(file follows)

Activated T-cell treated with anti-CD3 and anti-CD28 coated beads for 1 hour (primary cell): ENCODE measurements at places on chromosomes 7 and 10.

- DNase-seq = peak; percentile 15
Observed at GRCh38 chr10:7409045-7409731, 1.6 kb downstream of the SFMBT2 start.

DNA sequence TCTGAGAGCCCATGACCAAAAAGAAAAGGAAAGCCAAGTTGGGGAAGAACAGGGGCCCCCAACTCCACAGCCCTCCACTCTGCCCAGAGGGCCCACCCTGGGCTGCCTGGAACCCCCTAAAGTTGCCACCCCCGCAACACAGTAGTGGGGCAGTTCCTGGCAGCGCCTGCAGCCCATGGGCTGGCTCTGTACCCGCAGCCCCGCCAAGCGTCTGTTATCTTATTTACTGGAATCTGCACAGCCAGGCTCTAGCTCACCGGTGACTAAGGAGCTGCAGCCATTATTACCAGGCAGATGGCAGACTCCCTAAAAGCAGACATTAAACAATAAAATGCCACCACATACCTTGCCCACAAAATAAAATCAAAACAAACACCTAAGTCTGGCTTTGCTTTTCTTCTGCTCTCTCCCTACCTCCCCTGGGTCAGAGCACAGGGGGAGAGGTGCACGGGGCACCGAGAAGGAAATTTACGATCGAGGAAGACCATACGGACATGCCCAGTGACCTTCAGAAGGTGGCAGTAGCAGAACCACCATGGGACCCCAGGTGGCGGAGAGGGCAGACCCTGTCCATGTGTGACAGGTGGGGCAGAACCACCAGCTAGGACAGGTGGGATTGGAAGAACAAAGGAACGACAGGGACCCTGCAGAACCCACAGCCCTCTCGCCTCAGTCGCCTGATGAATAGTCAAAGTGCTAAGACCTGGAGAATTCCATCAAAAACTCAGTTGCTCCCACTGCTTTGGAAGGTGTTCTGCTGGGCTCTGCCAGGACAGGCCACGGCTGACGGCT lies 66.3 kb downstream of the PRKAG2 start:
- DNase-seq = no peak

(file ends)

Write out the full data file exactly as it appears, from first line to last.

Activated T-cell treated with anti-CD3 and anti-CD28 coated beads for 1 hour (primary cell): ENCODE measurements at places on chromosomes 7 and 10.

- DNase-seq = peak; percentile 15
Observed at GRCh38 chr10:7409045-7409731, 1.6 kb downstream of the SFMBT2 start.

DNA sequence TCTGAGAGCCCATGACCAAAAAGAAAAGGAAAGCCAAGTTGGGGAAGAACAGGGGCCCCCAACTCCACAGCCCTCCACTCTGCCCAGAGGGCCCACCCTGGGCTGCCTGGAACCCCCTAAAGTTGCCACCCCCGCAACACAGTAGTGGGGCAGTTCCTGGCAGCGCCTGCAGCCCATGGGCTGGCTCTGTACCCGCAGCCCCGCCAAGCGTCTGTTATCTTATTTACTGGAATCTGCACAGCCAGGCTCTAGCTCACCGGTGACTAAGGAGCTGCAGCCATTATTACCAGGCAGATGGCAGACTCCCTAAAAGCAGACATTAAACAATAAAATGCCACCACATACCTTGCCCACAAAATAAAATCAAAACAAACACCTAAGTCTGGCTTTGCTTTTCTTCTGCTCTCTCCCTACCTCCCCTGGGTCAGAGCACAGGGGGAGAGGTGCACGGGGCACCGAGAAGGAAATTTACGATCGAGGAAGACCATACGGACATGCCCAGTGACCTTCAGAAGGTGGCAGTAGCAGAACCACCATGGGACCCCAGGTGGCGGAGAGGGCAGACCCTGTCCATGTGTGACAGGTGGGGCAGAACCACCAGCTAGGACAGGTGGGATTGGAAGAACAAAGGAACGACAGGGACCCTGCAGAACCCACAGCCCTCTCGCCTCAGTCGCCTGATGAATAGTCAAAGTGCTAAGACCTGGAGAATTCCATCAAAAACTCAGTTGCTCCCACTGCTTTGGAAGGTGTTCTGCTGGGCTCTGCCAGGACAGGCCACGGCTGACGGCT lies 66.3 kb downstream of the PRKAG2 start:
- DNase-seq = no peak